How can architecture shape punishment?
Texas has 26 detention centers, 5 prisons, and 2 county jails used to detain migrants in connection with immigration proceedings or immigration-related crimes. The majority of these facilities have been built since 2005, when private prison corporations (building on post 9/11 immigration legislation) began heavily lobbying Congress. With more detention centers than any other state, Texas can imprison an estimated 34,767 migrants daily. Despite Immigration and Custom Enforcement’s mandate to “ensure the safety, privacy, and basic human rights of all detainees,” the architecture of detention tells a different story. The buildings’ geographic location, materials, and spatial organization, as well as migrants’ experiences detained, reveal how “administrative” detention punishes. Detention centers are located out of public view, and largely impervious to investigation—although taxpayers finance the buildings. This project unveils the architecture of detention and migrants’ experiences in detention centers by documenting where they are, what they are, and who they incarcerate.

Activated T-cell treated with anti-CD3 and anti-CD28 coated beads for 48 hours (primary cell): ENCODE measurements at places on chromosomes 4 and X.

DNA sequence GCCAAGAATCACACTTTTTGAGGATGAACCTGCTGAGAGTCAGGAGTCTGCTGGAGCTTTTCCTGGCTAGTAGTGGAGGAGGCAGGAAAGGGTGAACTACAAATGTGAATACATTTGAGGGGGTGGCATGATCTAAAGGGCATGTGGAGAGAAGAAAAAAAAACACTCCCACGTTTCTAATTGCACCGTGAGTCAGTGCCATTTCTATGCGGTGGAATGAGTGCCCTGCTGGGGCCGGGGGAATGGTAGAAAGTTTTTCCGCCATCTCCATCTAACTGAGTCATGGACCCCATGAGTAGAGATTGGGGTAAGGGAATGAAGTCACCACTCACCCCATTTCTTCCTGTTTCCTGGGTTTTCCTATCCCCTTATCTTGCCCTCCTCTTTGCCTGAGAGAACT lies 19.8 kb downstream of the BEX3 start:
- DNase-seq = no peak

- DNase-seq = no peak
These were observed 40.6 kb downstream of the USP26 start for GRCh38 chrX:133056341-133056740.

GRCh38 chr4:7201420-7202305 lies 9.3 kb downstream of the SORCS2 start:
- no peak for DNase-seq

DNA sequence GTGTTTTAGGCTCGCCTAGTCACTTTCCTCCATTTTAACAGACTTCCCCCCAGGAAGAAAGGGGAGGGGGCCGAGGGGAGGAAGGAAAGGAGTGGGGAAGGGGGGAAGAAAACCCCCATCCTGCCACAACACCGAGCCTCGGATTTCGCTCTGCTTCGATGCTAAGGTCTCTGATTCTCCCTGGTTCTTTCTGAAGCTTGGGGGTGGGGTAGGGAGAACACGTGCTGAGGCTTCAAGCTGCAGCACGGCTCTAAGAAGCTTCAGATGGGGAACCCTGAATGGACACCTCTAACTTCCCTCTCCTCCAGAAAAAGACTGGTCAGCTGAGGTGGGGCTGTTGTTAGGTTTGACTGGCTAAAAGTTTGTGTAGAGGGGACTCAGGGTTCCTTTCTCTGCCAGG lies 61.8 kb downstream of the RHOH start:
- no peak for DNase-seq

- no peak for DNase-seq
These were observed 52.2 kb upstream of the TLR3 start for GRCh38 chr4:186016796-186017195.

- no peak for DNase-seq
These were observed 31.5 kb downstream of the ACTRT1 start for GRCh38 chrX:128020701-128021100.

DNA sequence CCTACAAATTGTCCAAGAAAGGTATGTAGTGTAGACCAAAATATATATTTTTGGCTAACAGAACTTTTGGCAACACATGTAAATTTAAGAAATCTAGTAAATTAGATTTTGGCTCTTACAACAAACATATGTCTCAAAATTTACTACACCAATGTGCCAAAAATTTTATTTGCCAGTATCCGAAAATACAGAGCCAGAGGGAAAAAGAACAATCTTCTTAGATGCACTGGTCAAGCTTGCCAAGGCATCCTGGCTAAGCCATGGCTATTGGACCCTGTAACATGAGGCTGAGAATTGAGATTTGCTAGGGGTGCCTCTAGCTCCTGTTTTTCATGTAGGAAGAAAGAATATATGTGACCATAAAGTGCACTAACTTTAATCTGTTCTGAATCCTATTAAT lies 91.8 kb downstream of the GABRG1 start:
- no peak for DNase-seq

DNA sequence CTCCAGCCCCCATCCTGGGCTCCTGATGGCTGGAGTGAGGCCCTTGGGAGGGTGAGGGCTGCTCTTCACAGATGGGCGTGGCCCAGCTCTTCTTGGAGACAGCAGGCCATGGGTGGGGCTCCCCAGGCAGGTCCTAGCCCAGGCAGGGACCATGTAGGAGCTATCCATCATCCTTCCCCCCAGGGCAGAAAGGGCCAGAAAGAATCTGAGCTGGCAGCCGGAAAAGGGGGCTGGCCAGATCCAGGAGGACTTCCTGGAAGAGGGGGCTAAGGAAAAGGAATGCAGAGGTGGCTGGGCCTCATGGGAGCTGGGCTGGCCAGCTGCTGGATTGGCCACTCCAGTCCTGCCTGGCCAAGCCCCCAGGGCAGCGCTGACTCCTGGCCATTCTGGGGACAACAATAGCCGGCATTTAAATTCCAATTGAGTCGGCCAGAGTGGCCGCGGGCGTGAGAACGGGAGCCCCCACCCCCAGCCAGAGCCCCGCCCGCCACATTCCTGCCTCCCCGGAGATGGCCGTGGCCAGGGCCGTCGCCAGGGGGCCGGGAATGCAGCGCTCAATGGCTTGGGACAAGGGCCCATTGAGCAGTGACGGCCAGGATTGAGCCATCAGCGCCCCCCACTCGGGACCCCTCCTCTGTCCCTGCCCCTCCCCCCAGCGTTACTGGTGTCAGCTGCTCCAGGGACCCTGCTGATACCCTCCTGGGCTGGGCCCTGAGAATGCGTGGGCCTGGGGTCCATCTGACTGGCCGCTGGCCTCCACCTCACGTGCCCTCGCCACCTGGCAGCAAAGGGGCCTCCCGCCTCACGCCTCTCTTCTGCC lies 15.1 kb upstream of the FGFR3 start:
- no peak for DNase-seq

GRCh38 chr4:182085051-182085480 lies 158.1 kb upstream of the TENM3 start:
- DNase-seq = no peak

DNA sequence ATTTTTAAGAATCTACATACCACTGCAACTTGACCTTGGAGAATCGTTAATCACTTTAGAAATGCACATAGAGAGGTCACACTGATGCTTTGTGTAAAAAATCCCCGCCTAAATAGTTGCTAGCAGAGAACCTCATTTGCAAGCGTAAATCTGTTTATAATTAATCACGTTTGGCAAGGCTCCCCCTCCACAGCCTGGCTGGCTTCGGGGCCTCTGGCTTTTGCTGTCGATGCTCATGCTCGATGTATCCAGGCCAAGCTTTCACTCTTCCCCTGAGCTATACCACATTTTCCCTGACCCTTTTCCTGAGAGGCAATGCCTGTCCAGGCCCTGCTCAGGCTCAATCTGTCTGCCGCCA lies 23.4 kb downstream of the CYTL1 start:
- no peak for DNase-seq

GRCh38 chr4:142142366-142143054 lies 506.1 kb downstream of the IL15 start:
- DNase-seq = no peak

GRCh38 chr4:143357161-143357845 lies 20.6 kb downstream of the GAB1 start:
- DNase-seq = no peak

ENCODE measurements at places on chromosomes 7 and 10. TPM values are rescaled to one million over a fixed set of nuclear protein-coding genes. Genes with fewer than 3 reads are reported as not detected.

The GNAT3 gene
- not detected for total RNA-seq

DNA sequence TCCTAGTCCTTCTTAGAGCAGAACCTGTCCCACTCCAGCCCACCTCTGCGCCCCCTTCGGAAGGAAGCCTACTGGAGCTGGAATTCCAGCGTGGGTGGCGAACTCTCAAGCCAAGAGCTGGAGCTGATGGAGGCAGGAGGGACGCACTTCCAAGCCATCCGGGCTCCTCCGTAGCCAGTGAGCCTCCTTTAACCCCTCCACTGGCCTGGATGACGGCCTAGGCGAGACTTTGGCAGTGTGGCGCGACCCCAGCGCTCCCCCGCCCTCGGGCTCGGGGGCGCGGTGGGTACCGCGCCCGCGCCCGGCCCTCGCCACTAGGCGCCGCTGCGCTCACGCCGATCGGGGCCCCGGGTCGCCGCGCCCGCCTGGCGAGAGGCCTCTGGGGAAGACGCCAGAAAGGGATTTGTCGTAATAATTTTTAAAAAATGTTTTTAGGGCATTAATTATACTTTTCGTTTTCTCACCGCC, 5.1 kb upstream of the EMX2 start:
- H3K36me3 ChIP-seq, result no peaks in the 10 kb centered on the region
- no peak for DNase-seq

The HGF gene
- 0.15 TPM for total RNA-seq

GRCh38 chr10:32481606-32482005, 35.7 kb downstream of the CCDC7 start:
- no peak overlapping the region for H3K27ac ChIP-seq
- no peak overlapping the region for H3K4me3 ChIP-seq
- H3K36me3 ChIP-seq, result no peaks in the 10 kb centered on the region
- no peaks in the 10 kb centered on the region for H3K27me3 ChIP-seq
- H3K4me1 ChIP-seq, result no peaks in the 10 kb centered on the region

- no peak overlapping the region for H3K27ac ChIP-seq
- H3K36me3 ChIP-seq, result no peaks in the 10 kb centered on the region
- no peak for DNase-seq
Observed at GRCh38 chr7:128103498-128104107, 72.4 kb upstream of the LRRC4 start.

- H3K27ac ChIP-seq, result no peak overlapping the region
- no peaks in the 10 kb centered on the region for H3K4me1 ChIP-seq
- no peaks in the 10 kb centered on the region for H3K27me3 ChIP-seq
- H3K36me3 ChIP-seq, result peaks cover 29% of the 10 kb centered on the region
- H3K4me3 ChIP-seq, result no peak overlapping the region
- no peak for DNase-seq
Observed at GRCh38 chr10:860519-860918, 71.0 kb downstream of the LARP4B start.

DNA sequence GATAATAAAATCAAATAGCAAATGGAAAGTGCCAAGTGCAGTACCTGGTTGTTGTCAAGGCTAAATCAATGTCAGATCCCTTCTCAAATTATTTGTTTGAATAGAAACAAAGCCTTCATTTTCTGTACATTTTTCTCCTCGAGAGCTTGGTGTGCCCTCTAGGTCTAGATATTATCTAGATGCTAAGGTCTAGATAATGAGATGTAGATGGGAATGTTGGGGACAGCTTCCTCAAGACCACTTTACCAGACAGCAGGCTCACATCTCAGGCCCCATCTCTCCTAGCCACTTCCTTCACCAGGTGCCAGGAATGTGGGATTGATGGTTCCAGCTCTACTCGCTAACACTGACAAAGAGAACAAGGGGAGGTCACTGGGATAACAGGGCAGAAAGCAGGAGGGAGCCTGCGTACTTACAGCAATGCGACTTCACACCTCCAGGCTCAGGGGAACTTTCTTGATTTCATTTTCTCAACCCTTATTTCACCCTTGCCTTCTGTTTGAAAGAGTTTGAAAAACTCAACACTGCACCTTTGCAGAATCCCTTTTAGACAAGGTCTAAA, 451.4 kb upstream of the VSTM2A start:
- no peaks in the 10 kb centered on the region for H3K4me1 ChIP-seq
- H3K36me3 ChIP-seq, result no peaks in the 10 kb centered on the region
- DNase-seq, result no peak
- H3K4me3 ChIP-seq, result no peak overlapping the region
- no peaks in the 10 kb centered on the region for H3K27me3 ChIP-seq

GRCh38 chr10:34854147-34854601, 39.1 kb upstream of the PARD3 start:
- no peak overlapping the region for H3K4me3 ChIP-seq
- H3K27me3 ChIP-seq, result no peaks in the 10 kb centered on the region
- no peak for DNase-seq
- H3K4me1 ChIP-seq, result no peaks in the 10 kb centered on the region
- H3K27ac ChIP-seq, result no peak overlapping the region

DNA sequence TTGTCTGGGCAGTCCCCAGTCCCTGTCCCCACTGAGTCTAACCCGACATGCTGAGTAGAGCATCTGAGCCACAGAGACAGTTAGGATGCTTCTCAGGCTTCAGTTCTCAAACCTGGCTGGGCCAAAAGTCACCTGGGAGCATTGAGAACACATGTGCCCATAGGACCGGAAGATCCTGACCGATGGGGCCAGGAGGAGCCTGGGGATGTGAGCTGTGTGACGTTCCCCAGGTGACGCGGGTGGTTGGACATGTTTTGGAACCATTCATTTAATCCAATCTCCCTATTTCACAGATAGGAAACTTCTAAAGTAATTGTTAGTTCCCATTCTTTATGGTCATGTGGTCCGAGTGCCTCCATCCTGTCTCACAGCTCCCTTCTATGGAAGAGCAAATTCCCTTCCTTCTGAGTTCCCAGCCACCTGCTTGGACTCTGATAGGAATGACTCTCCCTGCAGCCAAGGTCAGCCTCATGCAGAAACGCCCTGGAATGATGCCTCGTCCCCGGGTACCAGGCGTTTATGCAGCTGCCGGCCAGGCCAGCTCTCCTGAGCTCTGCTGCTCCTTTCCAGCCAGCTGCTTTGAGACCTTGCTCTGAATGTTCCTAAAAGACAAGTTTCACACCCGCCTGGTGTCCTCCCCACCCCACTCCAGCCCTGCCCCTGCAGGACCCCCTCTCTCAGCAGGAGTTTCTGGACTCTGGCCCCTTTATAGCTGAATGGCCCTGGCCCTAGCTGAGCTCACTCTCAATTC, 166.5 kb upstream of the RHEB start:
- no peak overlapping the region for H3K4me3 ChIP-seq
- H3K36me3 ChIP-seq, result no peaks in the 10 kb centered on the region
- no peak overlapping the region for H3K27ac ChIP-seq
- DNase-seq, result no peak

Graduate students from the School of Architecture and the Humanities who have never experienced detention or international migration firsthand learned about the complexities of migrant detention and the injustices taking place in Texas by engaging in two main strategies. First, we mapped the physical locations, architectural forms, and building history of detention centers. Second, people who had been held in detention centers created visual stories of their migration journeys and experiences in detention. The above images represent just a small portion of the research conducted throughout the semester—the rest can be found as part of a nationally traveling exhibition coordinated by the The New School's Humanities Action Lab.